Then, he and his contractors cross-reference other social metrics – their Kred scores, Alexa rankings, how popular their blog is, how often they’re retweeted, how often they’re quoted or mentioned in Google search results, and more. Fidelman is aiming for seven or eight data points, which he turns into a weighted average. Then he narrows the list to twenty-five, and runs a final check to make sure the finalists haven’t gamed the system by purchasing fake Twitter followers. His last step is a spot check with industry insiders: “Do these top five sound right or not?”
Once the list is solidified, Fidelman ensures the effort won’t go to waste. He uses a graphic designer in Eastern Europe, who charges only $10 an hour, to turn the influencer list into an infographic. “I try to make my content shareable as much as possible,” he says. “I might create a SlideShare about it. I think, how do I repurpose this information so it spreads far and wide?” He’ll even follow up by asking each influencer for one tip about succeeding in their field, and will put them into an e-book. He sets up a landing page for the e-book and requests the e-mail address of people who’d like to download it. “That gets leads for my client,” he says, “and most of the top twenty-five are helping me promote it because they’re in it.” He’s managed to leverage the most powerful people in an industry to generate leads for his client.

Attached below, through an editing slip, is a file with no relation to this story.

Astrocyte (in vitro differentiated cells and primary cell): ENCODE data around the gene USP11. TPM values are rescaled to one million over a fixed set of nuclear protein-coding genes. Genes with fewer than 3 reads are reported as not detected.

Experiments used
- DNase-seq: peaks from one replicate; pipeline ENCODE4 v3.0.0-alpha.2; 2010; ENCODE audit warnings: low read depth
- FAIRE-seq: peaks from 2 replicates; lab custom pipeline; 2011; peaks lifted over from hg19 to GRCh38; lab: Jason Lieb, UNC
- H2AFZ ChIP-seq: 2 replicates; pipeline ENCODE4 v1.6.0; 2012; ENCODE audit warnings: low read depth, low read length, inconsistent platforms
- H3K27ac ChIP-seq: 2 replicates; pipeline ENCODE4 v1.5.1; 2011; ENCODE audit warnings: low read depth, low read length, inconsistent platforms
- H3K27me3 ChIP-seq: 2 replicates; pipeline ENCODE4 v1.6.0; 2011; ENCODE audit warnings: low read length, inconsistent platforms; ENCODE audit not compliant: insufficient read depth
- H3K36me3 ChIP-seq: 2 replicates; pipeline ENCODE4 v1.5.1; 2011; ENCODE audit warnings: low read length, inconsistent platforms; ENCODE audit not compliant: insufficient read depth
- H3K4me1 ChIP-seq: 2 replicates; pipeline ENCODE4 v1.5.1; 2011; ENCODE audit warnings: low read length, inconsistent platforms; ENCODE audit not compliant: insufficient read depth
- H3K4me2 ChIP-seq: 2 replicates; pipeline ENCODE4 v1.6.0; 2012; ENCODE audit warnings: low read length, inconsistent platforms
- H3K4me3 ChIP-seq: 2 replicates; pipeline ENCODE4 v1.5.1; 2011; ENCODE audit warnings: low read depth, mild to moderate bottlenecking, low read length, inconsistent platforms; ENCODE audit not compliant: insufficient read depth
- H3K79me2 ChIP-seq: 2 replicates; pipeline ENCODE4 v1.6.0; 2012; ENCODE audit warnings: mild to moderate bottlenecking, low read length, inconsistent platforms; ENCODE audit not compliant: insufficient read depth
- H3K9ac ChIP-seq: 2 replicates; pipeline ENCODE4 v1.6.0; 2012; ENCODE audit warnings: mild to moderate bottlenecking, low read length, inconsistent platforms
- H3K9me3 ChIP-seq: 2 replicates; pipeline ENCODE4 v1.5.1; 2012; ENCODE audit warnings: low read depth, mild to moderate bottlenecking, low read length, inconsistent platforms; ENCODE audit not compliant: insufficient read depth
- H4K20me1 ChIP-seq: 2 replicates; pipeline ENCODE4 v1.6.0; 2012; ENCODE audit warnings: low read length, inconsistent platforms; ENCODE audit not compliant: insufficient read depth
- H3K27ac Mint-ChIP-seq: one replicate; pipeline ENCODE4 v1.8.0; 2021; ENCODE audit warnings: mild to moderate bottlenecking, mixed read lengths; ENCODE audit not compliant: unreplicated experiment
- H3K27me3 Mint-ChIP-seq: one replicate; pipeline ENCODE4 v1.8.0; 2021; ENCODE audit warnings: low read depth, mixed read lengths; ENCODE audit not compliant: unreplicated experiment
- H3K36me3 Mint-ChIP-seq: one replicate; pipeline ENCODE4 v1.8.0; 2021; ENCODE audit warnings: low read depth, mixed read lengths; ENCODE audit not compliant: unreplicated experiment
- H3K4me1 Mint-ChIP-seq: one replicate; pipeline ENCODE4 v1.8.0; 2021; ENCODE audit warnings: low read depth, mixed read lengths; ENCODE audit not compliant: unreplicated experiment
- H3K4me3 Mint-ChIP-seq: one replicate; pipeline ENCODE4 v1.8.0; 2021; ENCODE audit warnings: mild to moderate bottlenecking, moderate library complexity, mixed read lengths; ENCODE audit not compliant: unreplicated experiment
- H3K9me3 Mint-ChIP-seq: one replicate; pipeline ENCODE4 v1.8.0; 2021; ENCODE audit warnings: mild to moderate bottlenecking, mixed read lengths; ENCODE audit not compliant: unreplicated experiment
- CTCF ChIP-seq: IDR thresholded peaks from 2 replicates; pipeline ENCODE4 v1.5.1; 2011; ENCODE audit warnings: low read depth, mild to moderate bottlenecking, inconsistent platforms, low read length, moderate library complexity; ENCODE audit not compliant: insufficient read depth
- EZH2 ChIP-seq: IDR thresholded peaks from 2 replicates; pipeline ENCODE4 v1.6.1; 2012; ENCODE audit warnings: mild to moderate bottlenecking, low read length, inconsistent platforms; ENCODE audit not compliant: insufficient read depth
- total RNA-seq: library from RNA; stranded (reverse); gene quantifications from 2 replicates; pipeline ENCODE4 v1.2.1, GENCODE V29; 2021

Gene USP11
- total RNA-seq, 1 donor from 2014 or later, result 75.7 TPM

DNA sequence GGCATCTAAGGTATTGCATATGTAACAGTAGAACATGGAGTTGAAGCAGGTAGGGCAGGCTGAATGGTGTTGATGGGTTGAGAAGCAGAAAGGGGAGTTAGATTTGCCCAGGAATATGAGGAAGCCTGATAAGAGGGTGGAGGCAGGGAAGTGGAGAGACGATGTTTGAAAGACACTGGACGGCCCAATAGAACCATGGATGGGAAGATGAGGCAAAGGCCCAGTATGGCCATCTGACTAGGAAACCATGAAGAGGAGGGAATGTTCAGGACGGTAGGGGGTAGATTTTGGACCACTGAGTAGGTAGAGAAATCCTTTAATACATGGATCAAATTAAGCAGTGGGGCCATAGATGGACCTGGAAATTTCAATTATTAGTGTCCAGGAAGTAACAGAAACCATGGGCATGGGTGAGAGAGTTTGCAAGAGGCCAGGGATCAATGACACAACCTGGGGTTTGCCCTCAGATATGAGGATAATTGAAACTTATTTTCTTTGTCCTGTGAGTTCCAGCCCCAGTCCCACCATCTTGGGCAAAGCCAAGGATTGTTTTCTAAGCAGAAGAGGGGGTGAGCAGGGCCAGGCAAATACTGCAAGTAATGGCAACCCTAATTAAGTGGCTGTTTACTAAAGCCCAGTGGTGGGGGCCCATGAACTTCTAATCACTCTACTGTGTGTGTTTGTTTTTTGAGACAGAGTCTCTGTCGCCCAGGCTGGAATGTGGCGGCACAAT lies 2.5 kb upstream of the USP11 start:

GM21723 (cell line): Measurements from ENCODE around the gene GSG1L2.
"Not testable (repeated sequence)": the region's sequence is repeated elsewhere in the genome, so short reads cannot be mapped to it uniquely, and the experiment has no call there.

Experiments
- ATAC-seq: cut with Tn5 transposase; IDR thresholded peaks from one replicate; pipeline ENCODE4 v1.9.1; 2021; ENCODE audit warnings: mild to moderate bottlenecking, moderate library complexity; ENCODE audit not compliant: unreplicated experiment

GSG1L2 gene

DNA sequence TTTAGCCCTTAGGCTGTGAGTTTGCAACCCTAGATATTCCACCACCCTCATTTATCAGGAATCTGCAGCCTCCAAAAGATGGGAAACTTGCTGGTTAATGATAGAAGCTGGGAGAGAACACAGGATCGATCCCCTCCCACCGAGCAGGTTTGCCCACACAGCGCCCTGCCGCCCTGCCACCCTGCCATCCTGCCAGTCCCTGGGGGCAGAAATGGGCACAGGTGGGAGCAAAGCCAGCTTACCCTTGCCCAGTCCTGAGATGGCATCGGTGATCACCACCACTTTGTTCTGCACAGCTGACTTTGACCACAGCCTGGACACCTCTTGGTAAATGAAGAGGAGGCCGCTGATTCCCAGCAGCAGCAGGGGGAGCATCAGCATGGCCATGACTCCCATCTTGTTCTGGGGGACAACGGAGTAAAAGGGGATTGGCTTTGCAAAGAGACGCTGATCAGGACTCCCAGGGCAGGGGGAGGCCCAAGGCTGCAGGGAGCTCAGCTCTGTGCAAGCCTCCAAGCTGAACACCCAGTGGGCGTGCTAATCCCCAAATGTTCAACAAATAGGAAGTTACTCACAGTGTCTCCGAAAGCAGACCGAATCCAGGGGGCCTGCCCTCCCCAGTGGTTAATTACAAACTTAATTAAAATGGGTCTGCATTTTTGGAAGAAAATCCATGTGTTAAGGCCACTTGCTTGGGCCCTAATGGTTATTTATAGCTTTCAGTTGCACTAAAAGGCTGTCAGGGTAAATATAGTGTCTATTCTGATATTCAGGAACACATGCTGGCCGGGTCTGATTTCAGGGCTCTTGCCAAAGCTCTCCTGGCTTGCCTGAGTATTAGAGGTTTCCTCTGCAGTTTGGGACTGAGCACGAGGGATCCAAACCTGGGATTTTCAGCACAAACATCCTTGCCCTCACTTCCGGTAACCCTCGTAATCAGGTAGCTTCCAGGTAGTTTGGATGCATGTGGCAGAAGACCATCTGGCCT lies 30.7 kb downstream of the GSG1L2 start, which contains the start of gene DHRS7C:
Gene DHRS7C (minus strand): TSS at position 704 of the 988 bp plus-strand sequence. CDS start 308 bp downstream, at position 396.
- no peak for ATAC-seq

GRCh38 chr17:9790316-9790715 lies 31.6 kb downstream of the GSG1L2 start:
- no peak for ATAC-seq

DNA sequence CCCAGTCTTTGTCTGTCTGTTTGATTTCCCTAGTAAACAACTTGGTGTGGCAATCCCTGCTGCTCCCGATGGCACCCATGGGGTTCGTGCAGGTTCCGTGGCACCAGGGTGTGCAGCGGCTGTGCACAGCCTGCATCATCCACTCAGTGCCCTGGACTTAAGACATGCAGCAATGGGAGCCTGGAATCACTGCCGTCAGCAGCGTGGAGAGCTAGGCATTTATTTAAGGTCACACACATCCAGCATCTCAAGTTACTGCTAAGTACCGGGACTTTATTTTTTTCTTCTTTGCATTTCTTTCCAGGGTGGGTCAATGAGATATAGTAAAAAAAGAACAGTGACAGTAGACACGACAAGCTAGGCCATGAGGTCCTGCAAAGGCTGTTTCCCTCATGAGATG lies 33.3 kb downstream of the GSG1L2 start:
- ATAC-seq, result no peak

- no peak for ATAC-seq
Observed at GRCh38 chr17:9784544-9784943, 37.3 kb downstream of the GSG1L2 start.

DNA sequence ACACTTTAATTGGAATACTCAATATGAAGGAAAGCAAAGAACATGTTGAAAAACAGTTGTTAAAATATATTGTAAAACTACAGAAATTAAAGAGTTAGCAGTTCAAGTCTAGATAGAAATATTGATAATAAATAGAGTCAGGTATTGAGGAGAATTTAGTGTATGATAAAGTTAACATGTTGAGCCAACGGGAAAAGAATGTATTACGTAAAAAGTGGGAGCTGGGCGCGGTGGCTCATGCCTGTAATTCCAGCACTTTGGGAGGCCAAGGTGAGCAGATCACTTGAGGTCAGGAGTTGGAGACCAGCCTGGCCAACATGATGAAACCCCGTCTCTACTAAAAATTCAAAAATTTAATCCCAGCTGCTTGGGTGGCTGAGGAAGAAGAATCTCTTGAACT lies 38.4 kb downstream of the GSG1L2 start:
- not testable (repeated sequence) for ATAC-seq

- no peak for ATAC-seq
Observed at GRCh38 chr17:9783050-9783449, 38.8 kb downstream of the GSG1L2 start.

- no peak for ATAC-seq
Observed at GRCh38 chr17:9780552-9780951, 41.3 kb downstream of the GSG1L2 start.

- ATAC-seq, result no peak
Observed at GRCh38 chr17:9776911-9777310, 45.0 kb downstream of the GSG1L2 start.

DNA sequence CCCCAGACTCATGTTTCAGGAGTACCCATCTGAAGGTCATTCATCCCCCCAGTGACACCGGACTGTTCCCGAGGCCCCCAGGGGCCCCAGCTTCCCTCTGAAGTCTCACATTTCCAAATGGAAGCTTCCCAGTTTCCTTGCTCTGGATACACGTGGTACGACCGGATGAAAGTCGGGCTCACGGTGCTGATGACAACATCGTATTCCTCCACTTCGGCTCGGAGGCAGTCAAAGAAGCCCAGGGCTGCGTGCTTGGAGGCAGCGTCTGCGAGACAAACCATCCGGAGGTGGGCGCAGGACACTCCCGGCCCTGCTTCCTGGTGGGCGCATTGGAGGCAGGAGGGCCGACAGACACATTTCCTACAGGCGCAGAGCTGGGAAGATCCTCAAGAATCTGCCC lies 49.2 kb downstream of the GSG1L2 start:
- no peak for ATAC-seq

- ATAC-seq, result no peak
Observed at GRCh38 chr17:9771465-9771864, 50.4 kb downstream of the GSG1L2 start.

Spending one hundred hours to create one blog post sounds like madness, but it’s a winning formula for Fidelman. “The whole reason is to pay it forward to these influencers,” he says. “If I recognise them in a big way, they’ll repay me or my client fivefold. I develop pretty strong relationships with ninety percent of them. If I know the most influential people in an industry, it makes me more valuable to my clients.”
The whole process is a carefully constructed win-win. Fidelman provides interesting research to the public (most readers are quite interested in who the top players are in a given industry, as evinced by the hundreds of thousands of views his posts have generated). He gives public recognition to thoughtful professionals who are at the top of their field. And in the process, he educates himself about various industries and builds personal connections that may be valuable to his clients or prospective clients. These days, we’re all busy. No one has a spare hour, much less a spare hundred, to conduct research. But as Fidelman shows, you can cleverly combine brand building, networking, and professional development, and make it an integral part of how you do business.[/ms-protect-content]
About the Author
Dorie Clark is the author of Reinventing You and Stand Out, which was named the #1 Leadership Book of 2015 by Inc. magazine. A former presidential campaign spokeswoman, she teaches at Duke University’s Fuqua School of Business, and is a consultant and speaker for clients such as Google, Morgan Stanley, and the World Bank. You can download her free 42-page Stand Out Self-Assessment Workbook and learn more at dorieclark.com.